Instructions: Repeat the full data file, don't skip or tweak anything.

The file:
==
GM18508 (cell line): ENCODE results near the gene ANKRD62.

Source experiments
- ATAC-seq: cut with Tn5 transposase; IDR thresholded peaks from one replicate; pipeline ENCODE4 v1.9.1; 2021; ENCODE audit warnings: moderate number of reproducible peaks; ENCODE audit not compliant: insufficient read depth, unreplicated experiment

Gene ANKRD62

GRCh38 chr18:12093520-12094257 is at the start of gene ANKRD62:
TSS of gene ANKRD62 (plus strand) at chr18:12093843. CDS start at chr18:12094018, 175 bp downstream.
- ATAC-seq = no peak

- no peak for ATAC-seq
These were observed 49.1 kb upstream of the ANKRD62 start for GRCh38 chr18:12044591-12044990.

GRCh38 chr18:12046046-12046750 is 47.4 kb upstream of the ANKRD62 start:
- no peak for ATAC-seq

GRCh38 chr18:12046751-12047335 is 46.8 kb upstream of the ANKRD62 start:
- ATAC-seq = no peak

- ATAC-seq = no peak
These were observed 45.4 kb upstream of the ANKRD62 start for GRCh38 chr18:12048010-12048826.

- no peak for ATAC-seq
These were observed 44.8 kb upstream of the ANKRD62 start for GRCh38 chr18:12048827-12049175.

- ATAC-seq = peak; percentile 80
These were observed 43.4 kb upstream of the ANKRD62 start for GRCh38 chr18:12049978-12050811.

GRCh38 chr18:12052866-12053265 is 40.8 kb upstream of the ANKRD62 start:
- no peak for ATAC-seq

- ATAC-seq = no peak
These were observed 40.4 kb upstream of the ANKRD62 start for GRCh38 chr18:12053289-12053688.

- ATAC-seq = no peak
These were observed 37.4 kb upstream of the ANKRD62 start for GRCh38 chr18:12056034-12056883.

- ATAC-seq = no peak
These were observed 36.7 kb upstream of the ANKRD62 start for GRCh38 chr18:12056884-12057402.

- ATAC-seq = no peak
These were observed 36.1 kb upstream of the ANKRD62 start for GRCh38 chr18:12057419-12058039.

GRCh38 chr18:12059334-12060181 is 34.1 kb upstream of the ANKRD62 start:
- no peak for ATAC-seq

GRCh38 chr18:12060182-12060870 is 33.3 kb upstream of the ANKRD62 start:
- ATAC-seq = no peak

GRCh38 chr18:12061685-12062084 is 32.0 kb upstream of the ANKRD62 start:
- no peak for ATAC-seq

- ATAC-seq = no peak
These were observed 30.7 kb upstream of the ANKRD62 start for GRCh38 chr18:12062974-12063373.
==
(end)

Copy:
GM18508 (cell line): ENCODE results near the gene ANKRD62.

Source experiments
- ATAC-seq: cut with Tn5 transposase; IDR thresholded peaks from one replicate; pipeline ENCODE4 v1.9.1; 2021; ENCODE audit warnings: moderate number of reproducible peaks; ENCODE audit not compliant: insufficient read depth, unreplicated experiment

Gene ANKRD62

GRCh38 chr18:12093520-12094257 is at the start of gene ANKRD62:
TSS of gene ANKRD62 (plus strand) at chr18:12093843. CDS start at chr18:12094018, 175 bp downstream.
- ATAC-seq = no peak

- no peak for ATAC-seq
These were observed 49.1 kb upstream of the ANKRD62 start for GRCh38 chr18:12044591-12044990.

GRCh38 chr18:12046046-12046750 is 47.4 kb upstream of the ANKRD62 start:
- no peak for ATAC-seq

GRCh38 chr18:12046751-12047335 is 46.8 kb upstream of the ANKRD62 start:
- ATAC-seq = no peak

- ATAC-seq = no peak
These were observed 45.4 kb upstream of the ANKRD62 start for GRCh38 chr18:12048010-12048826.

- no peak for ATAC-seq
These were observed 44.8 kb upstream of the ANKRD62 start for GRCh38 chr18:12048827-12049175.

- ATAC-seq = peak; percentile 80
These were observed 43.4 kb upstream of the ANKRD62 start for GRCh38 chr18:12049978-12050811.

GRCh38 chr18:12052866-12053265 is 40.8 kb upstream of the ANKRD62 start:
- no peak for ATAC-seq

- ATAC-seq = no peak
These were observed 40.4 kb upstream of the ANKRD62 start for GRCh38 chr18:12053289-12053688.

- ATAC-seq = no peak
These were observed 37.4 kb upstream of the ANKRD62 start for GRCh38 chr18:12056034-12056883.

- ATAC-seq = no peak
These were observed 36.7 kb upstream of the ANKRD62 start for GRCh38 chr18:12056884-12057402.

- ATAC-seq = no peak
These were observed 36.1 kb upstream of the ANKRD62 start for GRCh38 chr18:12057419-12058039.

GRCh38 chr18:12059334-12060181 is 34.1 kb upstream of the ANKRD62 start:
- no peak for ATAC-seq

GRCh38 chr18:12060182-12060870 is 33.3 kb upstream of the ANKRD62 start:
- ATAC-seq = no peak

GRCh38 chr18:12061685-12062084 is 32.0 kb upstream of the ANKRD62 start:
- no peak for ATAC-seq

- ATAC-seq = no peak
These were observed 30.7 kb upstream of the ANKRD62 start for GRCh38 chr18:12062974-12063373.